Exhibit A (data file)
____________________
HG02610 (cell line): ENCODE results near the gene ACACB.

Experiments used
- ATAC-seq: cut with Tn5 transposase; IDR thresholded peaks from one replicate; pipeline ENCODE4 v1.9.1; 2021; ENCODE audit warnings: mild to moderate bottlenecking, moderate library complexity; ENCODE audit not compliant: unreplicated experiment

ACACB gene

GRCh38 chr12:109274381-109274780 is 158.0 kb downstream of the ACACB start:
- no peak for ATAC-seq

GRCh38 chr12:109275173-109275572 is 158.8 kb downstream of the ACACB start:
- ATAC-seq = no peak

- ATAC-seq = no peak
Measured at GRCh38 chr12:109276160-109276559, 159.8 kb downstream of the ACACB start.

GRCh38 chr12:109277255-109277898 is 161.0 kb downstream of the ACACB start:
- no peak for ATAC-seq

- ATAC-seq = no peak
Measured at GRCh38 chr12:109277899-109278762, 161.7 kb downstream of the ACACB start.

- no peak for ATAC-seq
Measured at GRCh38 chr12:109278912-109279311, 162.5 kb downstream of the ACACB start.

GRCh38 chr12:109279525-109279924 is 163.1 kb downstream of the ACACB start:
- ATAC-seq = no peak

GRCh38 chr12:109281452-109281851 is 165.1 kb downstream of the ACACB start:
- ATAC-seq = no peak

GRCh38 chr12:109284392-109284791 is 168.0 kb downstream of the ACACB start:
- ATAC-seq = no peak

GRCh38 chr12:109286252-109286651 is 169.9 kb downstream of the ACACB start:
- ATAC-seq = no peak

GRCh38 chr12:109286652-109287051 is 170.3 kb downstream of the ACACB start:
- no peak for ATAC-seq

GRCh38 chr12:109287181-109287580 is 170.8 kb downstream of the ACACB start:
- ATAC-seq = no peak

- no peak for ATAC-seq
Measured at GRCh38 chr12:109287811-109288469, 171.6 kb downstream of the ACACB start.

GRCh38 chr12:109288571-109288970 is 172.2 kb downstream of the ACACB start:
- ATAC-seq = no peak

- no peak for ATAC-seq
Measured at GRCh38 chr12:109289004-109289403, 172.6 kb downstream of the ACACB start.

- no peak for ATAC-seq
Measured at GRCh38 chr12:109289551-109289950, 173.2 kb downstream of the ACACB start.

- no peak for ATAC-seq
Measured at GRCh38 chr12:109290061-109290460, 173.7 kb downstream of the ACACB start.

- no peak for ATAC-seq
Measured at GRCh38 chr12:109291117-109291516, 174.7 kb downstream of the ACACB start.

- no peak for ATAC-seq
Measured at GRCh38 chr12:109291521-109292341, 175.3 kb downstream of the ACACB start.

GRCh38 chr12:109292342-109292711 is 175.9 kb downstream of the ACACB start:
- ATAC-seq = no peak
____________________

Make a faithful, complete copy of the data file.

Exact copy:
HG02610 (cell line): ENCODE results near the gene ACACB.

Experiments used
- ATAC-seq: cut with Tn5 transposase; IDR thresholded peaks from one replicate; pipeline ENCODE4 v1.9.1; 2021; ENCODE audit warnings: mild to moderate bottlenecking, moderate library complexity; ENCODE audit not compliant: unreplicated experiment

ACACB gene

GRCh38 chr12:109274381-109274780 is 158.0 kb downstream of the ACACB start:
- no peak for ATAC-seq

GRCh38 chr12:109275173-109275572 is 158.8 kb downstream of the ACACB start:
- ATAC-seq = no peak

- ATAC-seq = no peak
Measured at GRCh38 chr12:109276160-109276559, 159.8 kb downstream of the ACACB start.

GRCh38 chr12:109277255-109277898 is 161.0 kb downstream of the ACACB start:
- no peak for ATAC-seq

- ATAC-seq = no peak
Measured at GRCh38 chr12:109277899-109278762, 161.7 kb downstream of the ACACB start.

- no peak for ATAC-seq
Measured at GRCh38 chr12:109278912-109279311, 162.5 kb downstream of the ACACB start.

GRCh38 chr12:109279525-109279924 is 163.1 kb downstream of the ACACB start:
- ATAC-seq = no peak

GRCh38 chr12:109281452-109281851 is 165.1 kb downstream of the ACACB start:
- ATAC-seq = no peak

GRCh38 chr12:109284392-109284791 is 168.0 kb downstream of the ACACB start:
- ATAC-seq = no peak

GRCh38 chr12:109286252-109286651 is 169.9 kb downstream of the ACACB start:
- ATAC-seq = no peak

GRCh38 chr12:109286652-109287051 is 170.3 kb downstream of the ACACB start:
- no peak for ATAC-seq

GRCh38 chr12:109287181-109287580 is 170.8 kb downstream of the ACACB start:
- ATAC-seq = no peak

- no peak for ATAC-seq
Measured at GRCh38 chr12:109287811-109288469, 171.6 kb downstream of the ACACB start.

GRCh38 chr12:109288571-109288970 is 172.2 kb downstream of the ACACB start:
- ATAC-seq = no peak

- no peak for ATAC-seq
Measured at GRCh38 chr12:109289004-109289403, 172.6 kb downstream of the ACACB start.

- no peak for ATAC-seq
Measured at GRCh38 chr12:109289551-109289950, 173.2 kb downstream of the ACACB start.

- no peak for ATAC-seq
Measured at GRCh38 chr12:109290061-109290460, 173.7 kb downstream of the ACACB start.

- no peak for ATAC-seq
Measured at GRCh38 chr12:109291117-109291516, 174.7 kb downstream of the ACACB start.

- no peak for ATAC-seq
Measured at GRCh38 chr12:109291521-109292341, 175.3 kb downstream of the ACACB start.

GRCh38 chr12:109292342-109292711 is 175.9 kb downstream of the ACACB start:
- ATAC-seq = no peak